The USA carries a 63-game home unbeaten streak into the match which includes 56 wins and seven draws. During this home unbeaten streak, the USA has outscored its opponents 227-27, including a 97-3 margin during its last 25 matches at home, all of which have been wins save for the 0-0 draw with Korea Republic on Oct. 21. That match ended the USA’s home winning streak at 22 consecutive games, the second-longest such streak in USWNT history. The USA's longest home winning streak was 23 games and spanned from April 1993 to February 1996.


The USA has not allowed a goal on home soil in nearly two years, last conceding at home on March, 11, 2020 in a 3-1 win over Japan in the final match of the 2020 SheBelieves Cup. Since then, they’ve kept a program record 15 straight home clean sheets, the longest such streak in program history.

The Dignity Health Sports Park has been the site of exemplary play by the USWNT over the years. The USA’s two matches there in this tournament will be 17th and 18th games the team has played at the venue, which has hosted the USWNT more than any other stadium in the United States. With the match against the Czech Republic, the USWNT is now 16-0-1 all-time at the Dignity Health Sports Park since the first game played there in Sept. of 2003, a few months after the stadium opened.


A new cycle is underway with less than five months until the start of qualify for the 2023 FIFA Women’s World Cup, which will be co-hosted in Australia and New Zealand beginning in July of 2023. The Concacaf qualifying tournament is scheduled to take place in Monterrey, Mexico from July 4-18, 2022, with the top four teams guaranteeing their spot in the 2023 FIFA Women’s World Cup. Two more Concacaf representatives will advance to a 10-team intercontinental playoff tournament to determine the final teams in the expand 32-team field for 2023.

Also new this cycle is the qualifying format for Concacaf itself. On August 19, 2021, the confederation announced the qualifying path to the 2023 FIFA Women’s World Cup, which is now also the path to the 2024 Olympic Games in Paris and, for a few teams, the newly instituted 2024 W Gold Cup. The newly dubbed 2021 Concacaf W Championship began for all teams -- except the USA and Canada -- during this February FIFA window and serves as the preliminary round the World Cup and Olympic qualifiers. The eight team Concacaf W Championship will consist of group play, followed by semifinal and championship rounds. Along with qualifying for the World Cup, at conclusion of the Concacaf W Championship, the winning nation will also guarantee its place in the 2024 Paris Summer Olympic Games Women’s Football Tournament and the 2024 Concacaf W Gold Cup. The runner-up and the third-place nations will progress to a Concacaf Olympic play-in to be played in September of 2023. The winner of the play-in will also guarantee their place in the 2024 Paris Summer Olympic Games and the 2024 W Gold Cup.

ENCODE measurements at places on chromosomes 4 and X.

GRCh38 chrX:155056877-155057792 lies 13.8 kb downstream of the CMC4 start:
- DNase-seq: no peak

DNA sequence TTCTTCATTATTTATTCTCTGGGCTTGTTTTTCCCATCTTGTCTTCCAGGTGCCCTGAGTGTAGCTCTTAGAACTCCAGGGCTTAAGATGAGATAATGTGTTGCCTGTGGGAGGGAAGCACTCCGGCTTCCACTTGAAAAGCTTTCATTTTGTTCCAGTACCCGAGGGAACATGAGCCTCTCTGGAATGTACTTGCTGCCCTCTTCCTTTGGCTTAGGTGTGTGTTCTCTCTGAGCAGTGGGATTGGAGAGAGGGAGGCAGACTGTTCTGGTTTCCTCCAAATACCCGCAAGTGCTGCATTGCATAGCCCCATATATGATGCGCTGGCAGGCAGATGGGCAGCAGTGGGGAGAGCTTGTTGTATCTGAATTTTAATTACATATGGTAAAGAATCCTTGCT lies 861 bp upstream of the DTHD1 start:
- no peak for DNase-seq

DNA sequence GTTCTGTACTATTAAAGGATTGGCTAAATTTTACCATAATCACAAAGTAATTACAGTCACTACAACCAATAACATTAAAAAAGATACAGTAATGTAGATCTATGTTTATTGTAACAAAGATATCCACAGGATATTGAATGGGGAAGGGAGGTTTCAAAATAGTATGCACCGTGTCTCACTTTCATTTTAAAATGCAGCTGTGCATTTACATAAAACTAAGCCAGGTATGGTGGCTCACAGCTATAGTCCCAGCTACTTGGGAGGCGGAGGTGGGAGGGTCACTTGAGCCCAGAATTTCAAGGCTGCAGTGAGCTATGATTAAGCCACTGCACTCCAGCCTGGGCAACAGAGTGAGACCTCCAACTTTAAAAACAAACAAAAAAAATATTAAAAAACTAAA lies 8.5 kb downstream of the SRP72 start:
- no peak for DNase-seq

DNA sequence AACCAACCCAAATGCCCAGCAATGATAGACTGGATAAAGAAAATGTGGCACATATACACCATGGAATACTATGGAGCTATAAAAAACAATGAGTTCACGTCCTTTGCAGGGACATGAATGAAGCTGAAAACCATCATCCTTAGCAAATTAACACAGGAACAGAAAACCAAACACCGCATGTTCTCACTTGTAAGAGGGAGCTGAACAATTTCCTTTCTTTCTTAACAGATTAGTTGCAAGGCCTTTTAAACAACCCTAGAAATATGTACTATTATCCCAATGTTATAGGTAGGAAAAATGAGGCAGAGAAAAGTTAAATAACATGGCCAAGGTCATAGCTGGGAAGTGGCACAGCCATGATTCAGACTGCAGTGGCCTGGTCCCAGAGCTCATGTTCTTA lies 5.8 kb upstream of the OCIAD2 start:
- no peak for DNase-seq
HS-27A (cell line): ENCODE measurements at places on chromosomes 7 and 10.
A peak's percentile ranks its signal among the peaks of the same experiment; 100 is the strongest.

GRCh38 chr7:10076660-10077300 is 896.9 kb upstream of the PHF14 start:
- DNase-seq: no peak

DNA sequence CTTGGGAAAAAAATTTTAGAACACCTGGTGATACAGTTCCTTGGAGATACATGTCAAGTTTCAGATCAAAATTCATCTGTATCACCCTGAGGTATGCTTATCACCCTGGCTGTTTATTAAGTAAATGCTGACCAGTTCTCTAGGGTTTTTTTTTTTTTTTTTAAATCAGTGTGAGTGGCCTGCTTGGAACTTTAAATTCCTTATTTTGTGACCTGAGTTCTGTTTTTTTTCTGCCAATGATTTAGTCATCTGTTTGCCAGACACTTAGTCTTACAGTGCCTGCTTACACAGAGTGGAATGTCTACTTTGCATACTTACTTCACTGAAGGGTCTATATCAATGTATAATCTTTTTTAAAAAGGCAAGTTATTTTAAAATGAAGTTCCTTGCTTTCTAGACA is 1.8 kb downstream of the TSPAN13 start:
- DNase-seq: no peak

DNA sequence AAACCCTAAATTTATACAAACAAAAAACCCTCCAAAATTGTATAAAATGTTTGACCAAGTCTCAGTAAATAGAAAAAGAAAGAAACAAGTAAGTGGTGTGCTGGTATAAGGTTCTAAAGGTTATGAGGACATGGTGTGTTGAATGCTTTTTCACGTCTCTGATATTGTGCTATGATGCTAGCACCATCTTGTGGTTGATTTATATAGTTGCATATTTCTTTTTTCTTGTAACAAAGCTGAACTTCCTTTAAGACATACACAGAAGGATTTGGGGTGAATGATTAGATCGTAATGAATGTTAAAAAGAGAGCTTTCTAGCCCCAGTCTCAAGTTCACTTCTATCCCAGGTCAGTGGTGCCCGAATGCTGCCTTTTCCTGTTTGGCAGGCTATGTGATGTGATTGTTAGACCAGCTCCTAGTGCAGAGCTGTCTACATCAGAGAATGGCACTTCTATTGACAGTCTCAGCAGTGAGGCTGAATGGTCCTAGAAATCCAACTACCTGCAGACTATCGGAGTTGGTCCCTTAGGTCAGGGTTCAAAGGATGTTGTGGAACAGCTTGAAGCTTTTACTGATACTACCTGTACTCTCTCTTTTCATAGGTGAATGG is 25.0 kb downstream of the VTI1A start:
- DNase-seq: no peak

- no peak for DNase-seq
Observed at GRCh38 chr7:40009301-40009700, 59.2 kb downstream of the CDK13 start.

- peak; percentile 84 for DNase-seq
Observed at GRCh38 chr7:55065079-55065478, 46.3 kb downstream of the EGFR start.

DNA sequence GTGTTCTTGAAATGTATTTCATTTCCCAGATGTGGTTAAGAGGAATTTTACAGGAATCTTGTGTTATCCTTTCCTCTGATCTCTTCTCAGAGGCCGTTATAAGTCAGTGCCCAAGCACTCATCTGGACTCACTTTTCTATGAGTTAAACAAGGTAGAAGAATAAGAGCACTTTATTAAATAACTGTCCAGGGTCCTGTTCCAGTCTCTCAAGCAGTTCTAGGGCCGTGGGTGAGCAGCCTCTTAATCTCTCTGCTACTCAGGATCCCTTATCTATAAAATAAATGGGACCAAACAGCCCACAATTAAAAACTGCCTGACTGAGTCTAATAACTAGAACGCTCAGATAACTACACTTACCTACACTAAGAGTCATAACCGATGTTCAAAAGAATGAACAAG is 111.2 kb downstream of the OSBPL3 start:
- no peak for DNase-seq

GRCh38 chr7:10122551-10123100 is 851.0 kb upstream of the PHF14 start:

• Sauerbrunn is by far the most experienced player on the roster with 200 caps. Defender Kelley O’Hara is the only other player on this roster with 100+ caps, with O’Hara having 149 international appearances.
  • Ten players on the roster have 10 caps or fewer: Sofia Huerta, Margaret Purce, Emily Fox, Ashley Hatch, Alana Cook, Casey Murphy, Jaelin Howell, Ashley Sanchez, Trinity Rodman and Aubrey Kingsbury. Kingsbury is the only uncapped player on this roster.
  • Sauerbrunn is the oldest player on the roster (36.7 years old) while Rodman is the youngest (19.8 years old). Rodman was five-years-old when Sauerbrunn made her USWNT debut.
  • Nine players on the roster are under the age of 25: Cook, Mallory Pugh, Fox, Tierna Davidson, Sanchez, Catarina Macario, Howell, Sophia Smith and Rodman.
  • The average caps per player on 23-player roster is 40.
  • Rose Lavelle and Mallory Pugh are tied for the top scorers on this roster with 18 goals each for the USWNT. Lynn Williams (14 goals) is the only other player on this roster with 10 or more international goals.